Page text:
Biden isn’t going to be happy about this.
Former President Bill Clinton threw President Biden under the bus and expressed his agreement with New York Governor Kathy Hochul on Saturday, emphasizing the need for reforms to New York City’s “Right to Shelter Law.”
According to Fox, during an interview on 77 WABC radio’s “The Cats Roundtable” show with host John Catsimatidis, Clinton shared his views on the law, which he believes should be modified due to its current shortcomings. He explained that the law is broken and doesn’t seem to align with sensible policies.
The “Right to Shelter” law, in place for over four decades in New York City, mandates providing shelter for the homeless population. Clinton acknowledged New York as a sanctuary city but pointed out the challenges it faces when it comes to sheltering individuals who cannot obtain work permits for extended periods.
He argued that changes are necessary to address this issue, stating that migrants should have the opportunity to start contributing to American society by working, paying taxes, and supporting themselves. Clinton asserted that most migrants do not aspire to rely on welfare programs.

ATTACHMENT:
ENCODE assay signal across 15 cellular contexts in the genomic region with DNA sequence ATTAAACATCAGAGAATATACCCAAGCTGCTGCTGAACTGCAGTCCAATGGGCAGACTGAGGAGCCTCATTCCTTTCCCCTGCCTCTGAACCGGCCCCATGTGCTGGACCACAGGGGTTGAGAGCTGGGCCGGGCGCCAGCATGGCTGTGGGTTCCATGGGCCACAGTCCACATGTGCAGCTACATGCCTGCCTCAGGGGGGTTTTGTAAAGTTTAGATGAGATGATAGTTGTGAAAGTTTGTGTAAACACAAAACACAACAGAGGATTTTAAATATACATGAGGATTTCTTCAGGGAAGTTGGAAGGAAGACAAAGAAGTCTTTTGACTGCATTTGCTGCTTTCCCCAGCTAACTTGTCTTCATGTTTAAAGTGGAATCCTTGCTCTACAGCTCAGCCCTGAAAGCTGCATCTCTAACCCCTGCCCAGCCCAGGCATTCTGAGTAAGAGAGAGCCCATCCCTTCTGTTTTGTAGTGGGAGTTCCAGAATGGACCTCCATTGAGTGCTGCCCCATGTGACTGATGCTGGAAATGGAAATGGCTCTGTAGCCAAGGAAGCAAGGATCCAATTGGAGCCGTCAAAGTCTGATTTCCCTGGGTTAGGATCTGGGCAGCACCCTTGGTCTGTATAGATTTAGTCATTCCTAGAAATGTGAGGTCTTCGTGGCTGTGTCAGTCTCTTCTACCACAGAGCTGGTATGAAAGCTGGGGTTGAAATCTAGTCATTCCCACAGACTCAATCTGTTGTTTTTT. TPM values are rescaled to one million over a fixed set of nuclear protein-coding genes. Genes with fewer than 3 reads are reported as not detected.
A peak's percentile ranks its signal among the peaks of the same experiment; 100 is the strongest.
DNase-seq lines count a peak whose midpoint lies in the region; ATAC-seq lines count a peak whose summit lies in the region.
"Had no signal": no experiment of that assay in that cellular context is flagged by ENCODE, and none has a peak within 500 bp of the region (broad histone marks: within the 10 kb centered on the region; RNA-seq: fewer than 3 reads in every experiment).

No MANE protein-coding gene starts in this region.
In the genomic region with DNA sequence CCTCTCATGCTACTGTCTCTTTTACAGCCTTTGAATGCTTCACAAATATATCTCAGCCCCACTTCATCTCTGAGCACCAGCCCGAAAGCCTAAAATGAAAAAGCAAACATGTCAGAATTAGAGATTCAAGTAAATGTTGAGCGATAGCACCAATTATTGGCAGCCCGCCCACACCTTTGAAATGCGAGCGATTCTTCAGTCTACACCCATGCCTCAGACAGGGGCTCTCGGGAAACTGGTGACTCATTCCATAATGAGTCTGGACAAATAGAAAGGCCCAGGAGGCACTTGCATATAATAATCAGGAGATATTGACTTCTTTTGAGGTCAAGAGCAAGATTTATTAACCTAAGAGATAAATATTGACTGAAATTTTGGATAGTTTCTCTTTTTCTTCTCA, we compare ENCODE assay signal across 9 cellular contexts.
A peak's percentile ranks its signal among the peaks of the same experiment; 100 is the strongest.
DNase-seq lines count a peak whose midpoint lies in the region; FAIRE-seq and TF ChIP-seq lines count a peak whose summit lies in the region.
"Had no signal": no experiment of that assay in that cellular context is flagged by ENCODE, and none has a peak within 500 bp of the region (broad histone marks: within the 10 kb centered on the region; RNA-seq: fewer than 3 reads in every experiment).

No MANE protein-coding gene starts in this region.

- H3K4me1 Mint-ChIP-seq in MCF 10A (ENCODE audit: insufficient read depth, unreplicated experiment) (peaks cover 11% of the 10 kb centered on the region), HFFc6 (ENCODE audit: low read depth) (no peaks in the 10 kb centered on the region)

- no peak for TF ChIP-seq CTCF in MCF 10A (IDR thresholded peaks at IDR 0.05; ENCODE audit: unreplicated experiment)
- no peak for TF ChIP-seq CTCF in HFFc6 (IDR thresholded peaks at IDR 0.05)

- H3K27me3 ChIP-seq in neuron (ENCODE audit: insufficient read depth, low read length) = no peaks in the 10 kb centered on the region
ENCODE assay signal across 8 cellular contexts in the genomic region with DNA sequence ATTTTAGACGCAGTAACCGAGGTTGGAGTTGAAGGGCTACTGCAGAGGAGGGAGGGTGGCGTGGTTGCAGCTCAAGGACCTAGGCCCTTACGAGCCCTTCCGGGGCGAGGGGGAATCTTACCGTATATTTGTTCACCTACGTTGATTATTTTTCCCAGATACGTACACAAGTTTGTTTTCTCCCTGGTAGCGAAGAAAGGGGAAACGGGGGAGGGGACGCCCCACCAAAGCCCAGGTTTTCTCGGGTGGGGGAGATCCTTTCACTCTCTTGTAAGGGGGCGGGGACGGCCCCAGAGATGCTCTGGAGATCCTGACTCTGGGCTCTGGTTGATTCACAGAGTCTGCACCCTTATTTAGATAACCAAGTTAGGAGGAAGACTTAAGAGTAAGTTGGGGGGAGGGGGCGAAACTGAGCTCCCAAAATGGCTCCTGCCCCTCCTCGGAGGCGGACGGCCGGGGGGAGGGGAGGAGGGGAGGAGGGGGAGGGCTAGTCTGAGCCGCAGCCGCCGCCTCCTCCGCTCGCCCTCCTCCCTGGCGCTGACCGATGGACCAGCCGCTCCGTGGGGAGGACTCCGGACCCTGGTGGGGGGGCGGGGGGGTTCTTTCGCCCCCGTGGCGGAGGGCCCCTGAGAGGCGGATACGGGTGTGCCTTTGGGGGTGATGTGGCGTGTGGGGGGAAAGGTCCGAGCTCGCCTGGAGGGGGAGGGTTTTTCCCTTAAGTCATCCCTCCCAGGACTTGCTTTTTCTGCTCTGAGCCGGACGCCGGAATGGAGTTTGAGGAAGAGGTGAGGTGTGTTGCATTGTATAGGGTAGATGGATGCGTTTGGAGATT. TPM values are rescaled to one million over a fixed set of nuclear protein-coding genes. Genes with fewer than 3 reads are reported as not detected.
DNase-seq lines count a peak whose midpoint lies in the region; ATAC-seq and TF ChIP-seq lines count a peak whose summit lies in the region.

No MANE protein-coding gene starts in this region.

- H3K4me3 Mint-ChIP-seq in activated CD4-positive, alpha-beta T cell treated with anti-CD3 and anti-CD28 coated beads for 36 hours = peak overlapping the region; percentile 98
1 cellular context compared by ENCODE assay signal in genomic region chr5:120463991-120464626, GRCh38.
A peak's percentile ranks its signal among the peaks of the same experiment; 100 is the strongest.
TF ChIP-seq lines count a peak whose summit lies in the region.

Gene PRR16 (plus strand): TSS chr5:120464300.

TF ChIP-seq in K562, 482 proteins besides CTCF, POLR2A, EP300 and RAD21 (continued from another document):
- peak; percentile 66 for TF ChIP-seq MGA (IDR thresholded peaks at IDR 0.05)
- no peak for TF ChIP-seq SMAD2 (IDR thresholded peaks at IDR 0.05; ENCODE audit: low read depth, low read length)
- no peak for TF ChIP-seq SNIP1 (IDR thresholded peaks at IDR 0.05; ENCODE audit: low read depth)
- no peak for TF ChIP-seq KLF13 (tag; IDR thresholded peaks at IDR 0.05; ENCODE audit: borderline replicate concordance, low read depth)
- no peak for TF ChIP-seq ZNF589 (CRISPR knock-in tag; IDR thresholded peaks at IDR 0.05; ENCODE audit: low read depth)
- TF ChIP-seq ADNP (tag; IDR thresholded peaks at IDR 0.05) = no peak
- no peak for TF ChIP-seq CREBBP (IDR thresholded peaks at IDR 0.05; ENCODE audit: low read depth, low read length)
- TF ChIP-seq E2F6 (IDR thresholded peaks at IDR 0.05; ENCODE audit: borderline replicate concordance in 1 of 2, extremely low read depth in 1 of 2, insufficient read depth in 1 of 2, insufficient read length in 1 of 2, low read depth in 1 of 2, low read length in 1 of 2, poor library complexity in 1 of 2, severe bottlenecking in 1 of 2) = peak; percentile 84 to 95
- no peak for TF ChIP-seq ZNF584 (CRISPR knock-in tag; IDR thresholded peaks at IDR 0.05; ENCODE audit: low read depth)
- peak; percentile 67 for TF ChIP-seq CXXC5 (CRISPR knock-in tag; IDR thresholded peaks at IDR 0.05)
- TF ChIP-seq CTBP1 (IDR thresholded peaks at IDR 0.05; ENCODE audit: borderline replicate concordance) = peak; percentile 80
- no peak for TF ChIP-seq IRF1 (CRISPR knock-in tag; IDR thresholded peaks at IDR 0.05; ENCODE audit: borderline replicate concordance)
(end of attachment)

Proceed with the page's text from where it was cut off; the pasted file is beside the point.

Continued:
The former president also highlighted the importance of addressing America’s low birth rate by either welcoming immigrants or implementing advanced technologies and automation to strengthen the economy. Additionally, he called for the construction of more housing to accommodate migrants.
Clinton suggested building housing near the Rio Grande and expressed optimism that Mexico would be supportive of such efforts. This approach would allow individuals to stay in Mexico until they secure employment opportunities in the United States, ensuring a smoother transition.
Regarding the ongoing migrant crisis, Clinton noted that the chaotic situation has benefited the Republican Party, attributing this to an inadequately staffed immigration system and insufficient facilities along the border.
Finally, Clinton weighed in on the Democratic Party’s losses in New York, linking them to concerns over rising crime rates and the perception that the party lacked a sensible approach to addressing the migrant issue.